(410g) Renewable Catalytic Process for the Production of p-Xylene From Glucose

Authors: 
Dauenhauer, P. J., University of Massachusetts-Amherst
Fan, W., University of Massachusetts Amherst


A renewable process to p-xylene from biomass-derived sugars provides a new method for sustainable production of plastics including PET [1].  As part of the Catalysis Center for Energy Innovation (CCEI), we demonstrate a three step process: (1) conversion of glucose to 5-hydroxymethylfurfural, (2) hydrodeoxygenation to dimethylfuran, and (3) cycloaddition of dimethylfuran to p-xylene.  This route introduces the possibility for utilizing sugars produced from the saccharification of biopolymers such as cellulose [2].  Initial dehydration of fructose produces an oxygenated furan, which is subsequently reduced to dimethylfuran.  The following reaction to produce p-xylene occurs within a single reactor as a two-part reaction (Diels-Alder cycloaddition followed by dehydration).  This reaction occurs through an oxygenated bicyclic intermediate, which can lead to the desired product of p-xylene or to undesireable dimer side products.  Additionally, dehydration to produce p-xylene produces water which can hydrolyze dimethylfuran and produce ring-opened six-carbon side products.  Through insight into the role catalyst structure and active site, we have designed a catalytic system capable of achieving 75% yield of p-xylene [3].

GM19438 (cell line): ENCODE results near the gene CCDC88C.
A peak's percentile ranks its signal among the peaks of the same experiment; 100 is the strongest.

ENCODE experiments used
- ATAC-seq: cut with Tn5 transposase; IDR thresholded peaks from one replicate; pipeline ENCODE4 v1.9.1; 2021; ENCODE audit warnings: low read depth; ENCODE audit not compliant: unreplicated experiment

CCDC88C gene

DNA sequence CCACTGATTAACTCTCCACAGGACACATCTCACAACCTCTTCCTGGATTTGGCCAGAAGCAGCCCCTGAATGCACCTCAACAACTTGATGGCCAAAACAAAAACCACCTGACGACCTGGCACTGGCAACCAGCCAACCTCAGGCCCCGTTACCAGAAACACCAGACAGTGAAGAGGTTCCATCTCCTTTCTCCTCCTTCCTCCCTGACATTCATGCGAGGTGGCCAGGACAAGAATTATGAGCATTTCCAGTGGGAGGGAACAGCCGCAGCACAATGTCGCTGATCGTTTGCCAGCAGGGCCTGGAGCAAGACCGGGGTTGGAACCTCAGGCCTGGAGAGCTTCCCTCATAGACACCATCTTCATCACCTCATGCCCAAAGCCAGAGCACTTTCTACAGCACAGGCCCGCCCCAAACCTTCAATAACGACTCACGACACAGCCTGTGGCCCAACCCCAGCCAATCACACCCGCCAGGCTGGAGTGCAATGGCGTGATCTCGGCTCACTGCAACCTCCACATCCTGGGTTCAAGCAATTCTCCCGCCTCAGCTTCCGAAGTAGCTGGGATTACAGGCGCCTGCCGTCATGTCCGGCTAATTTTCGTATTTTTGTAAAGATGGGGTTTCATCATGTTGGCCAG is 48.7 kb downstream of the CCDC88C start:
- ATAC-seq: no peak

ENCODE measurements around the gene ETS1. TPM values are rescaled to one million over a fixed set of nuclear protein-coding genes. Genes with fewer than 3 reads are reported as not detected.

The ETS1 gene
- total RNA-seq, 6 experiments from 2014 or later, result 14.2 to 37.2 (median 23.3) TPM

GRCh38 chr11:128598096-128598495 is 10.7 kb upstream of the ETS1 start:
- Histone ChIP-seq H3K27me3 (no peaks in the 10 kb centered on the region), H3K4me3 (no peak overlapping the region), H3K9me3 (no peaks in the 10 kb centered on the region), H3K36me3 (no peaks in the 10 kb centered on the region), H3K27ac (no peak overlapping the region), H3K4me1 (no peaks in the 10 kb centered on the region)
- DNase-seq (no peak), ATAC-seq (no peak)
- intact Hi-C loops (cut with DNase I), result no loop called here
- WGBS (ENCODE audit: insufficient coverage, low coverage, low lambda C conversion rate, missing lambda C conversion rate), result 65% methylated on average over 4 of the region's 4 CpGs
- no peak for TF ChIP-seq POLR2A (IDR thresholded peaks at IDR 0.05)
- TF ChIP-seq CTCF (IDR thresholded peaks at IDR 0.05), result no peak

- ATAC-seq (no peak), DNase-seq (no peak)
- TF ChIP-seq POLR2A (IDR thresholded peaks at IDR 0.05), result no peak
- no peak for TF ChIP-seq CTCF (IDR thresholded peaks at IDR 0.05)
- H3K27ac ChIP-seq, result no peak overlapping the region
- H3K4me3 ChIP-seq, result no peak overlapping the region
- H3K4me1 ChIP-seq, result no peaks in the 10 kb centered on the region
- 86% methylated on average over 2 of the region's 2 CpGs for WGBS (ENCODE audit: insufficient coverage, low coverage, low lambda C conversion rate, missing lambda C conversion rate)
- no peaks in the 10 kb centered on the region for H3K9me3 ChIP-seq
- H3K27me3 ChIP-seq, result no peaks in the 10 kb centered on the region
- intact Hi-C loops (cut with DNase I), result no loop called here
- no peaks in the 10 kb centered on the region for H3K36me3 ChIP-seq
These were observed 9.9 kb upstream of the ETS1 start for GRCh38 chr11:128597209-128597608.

References:

[1] Climent, M. J.; Corma, A.; Iborra, S. Green Chemistry 2011, 13, 520-540

[2] Vlachos, D. G.; Chen, J. G.; Gorte, R. J.; Huber, G. W.; Tsapatsis, M. Catalysis Letters 2010, 140, 77-84.

[3] Williams, C. L.; Chang, C.-chih; Do, P.; Nikbin, N.; Caratzoulas, S.; Vlachos, D. G.; Lobo, R. F.; Fan, W.; Dauenhauer, P. J. ACS Catalysis 2012, 2, 935-939

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